EU Civil Society Platform Against Trafficking in Human Beings
Last Updated: 05 July 2019
by Vera NYGARD
The EU Civil Society Platform Against Trafficking in Human Beings gathered in Brussels on 13-14 June 2019. EU Anti-trafficking Coordinator Myria Vassiliadou opened the meetings by speaking on the impact of the platform in recent years. The increase of funding applications in civil society and the pioneering of new national platforms in the field of anti-human trafficking speaks of the importance of having a platform of this kind. Vassiliadou also emphasized that the Commission is not legally or otherwise bound to consulting civil society in these matters, but it chooses to do so as it understands the value of it.
Vassiliadou also spoke on the importance of using the correct definitions when speaking on matters relating to human trafficking. Terms such as “modern slavery” have no legal definition, and we should therefore be careful when using it in certain contexts. We also need to keep in mind and keep reminiding others about the fact that trafficking does not happen just because people are vulnerable, it happens because there is so much profit related to it. Yet the strong culture of impunity that exists in relation to trafficking is rarely spoken about. We need to be very clear on the fact that a trafficker is an abuser, and the crime needs to be sanctioned even though it can be difficult to prove. Vassiliadou finished by referring to a worrying trend towards proliferation of legal instruments and stating: “We do not need new laws on trafficking in human beings. What we need to do is implement existing legislation”.
The first panel discussion of the day combined the expertise of actors from the European Fundamental Rights Agency, Europol, Eurojust and DG HOME. The FRA presented its recently launched report on children deprived of parental care in the EU. Myria Vassiliadou emphasized that looking at children in the migration process is crucial, but should not be at the expense of EU children. No child should be forgotten due to the lack of political understanding. She shared a story about an encounter she had at a shelter for victims where a trafficked 14 year old was living with her two year old child. When asked what she wanted to do with her life now that she was free, the girl responded: “Don’t be stupid, I’m already dead”. We need to find ways to protect potential victims from the perpetrators.
Workshop: How can we ensure we counter the culture of impunity that prevails in trafficking in human beings?
Awareness raising campaigns regarding human trafficking often address the victims, in a way making them responsible for becoming trafficked. We need to make sure that the crime in itself is addressed and strive to counter the culture of impunity. In the last two years, there has been less than 3000 convictions of trafficking, even though we know that the number of criminals is much larger. A significant reason for this is that there are a lot of misunderstandings and assumptions when it comes to trafficking. Judges, lawyers, etc, might not have specialized training or competence to deal with the matter, and thus a lot of cases are misjudged. The legal framework is good, but a law in in itself can do nothing if it’s not implemented. We should create opportunities for awareness raising and training amongst those who really have the power to make decisions in these matters. A few countries have judges specialized in trafficking, but this is the exception. This creates a bottleneck that is hard to get through.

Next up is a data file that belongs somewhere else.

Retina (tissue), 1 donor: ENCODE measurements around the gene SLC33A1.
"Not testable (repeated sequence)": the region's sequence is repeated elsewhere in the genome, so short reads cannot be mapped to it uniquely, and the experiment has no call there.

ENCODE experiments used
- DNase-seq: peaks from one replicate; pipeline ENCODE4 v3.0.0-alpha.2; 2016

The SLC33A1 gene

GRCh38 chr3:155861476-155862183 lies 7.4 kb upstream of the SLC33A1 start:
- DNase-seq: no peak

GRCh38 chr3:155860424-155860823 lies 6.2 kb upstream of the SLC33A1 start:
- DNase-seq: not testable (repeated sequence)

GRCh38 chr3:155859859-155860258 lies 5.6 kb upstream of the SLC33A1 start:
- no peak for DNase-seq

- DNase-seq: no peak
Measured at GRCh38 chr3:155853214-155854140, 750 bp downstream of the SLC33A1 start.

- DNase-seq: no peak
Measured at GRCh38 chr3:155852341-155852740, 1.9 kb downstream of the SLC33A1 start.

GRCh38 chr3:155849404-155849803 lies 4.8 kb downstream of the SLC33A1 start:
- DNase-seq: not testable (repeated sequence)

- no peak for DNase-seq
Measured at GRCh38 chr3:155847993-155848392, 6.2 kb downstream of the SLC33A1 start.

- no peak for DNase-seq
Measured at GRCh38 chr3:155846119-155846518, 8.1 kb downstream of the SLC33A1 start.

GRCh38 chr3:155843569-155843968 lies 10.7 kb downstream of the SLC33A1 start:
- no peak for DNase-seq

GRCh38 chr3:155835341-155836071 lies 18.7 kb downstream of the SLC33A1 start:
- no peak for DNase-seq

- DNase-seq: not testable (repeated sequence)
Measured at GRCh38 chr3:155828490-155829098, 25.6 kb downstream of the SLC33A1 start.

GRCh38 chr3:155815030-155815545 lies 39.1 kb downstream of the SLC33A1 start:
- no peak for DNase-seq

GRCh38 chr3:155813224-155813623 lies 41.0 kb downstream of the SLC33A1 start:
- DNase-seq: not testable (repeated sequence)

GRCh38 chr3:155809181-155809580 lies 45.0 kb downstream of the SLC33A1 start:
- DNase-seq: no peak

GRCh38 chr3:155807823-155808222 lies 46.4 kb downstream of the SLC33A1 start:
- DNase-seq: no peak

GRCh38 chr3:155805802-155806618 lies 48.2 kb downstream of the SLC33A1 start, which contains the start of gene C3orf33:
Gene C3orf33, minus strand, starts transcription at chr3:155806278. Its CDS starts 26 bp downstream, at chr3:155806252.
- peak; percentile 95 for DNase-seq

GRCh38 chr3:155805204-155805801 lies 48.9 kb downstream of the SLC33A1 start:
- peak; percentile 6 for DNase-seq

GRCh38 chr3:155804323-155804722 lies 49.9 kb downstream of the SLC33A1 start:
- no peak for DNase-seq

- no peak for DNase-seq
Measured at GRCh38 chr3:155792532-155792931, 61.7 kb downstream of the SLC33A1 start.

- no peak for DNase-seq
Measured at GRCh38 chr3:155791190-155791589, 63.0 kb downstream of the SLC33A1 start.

When speaking of awareness raising amongst the general public, the TSA campaign Cheap Prices Can Come at High Cost was mentioned as an example. As the campaign addresses the consumer and not the victim, it was highlighted as an exception to the common focus on the victim. Myria Vassiliadou pointed out that it can be questioned whether campaigns actually work, as studies have shown that if there are no actual legal consequences to buying cheap products people will keep doing it. Consumer responsibility and indirect use is problematic. Where does the responsibility of the consumer end and governmental responsibility start? Implementing the relevant legislation is key in these matters. However, creating awareness and highlighting the issue is still necessary, as public awareness needs to improve..
Depending on the organization you work for and the country you live in, it might seem that one form of trafficking is highlighted above other forms. Vassiliadou pointed out that generally speaking, labour trafficking has received much more attention than sexual exploitation. It is important to have a holistic view on trafficking, so that all crimes and victims are included in discussions and decision making. Cooperation between different actors is key, learning from each other.
Awareness raising campaigns do not target the exploiters, criminals, the perpetrators. Criminalising sexual exploitation is easy, but if nothing is done to implement the law, what’s the point? We need to focus on pushing the right issues. We often focus on how many victims we have of certain offences, but why do we not ask who the perpetrators are and how many? People need to be made aware of the legislation, and what happens if they break it. The criminal offence needs to be sanctioned.
In conclusion, it was agreed that governments should have ultimate responsibility to implement existing legislation. Legislation should target all different levels of the “trafficking chain”. The prevalent culture of impunity allows for these horrible crimes to flourish. Demand is created by profit, if there would be no profit trafficking would not exist. In the end, it’s all about money.